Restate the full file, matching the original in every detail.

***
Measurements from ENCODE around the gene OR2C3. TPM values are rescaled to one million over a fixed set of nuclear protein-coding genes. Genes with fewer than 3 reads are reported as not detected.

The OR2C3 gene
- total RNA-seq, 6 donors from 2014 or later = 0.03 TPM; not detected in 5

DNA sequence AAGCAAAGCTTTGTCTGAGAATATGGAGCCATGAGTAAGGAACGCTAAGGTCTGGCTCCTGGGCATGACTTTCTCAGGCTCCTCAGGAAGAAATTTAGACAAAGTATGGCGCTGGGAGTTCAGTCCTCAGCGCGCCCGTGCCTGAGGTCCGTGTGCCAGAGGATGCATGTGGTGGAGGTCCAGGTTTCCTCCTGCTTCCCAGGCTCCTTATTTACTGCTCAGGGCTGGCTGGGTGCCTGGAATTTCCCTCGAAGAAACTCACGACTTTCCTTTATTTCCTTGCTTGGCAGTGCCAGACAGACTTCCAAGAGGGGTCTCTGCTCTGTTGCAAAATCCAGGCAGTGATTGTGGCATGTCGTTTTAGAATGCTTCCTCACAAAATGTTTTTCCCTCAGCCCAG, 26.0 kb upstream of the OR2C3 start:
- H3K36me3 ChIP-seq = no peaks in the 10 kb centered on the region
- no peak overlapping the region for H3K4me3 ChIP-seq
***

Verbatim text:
Measurements from ENCODE around the gene OR2C3. TPM values are rescaled to one million over a fixed set of nuclear protein-coding genes. Genes with fewer than 3 reads are reported as not detected.

The OR2C3 gene
- total RNA-seq, 6 donors from 2014 or later = 0.03 TPM; not detected in 5

DNA sequence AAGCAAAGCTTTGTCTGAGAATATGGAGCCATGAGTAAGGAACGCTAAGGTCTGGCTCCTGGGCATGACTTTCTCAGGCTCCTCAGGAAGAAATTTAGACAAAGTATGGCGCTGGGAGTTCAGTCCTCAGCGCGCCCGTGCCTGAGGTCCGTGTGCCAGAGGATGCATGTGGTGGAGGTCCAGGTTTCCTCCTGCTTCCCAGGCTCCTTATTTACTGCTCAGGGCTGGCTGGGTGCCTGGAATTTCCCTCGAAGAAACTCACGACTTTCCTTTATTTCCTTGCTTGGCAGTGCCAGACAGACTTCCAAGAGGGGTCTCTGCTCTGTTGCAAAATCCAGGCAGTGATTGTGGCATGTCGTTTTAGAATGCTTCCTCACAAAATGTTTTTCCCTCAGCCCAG, 26.0 kb upstream of the OR2C3 start:
- H3K36me3 ChIP-seq = no peaks in the 10 kb centered on the region
- no peak overlapping the region for H3K4me3 ChIP-seq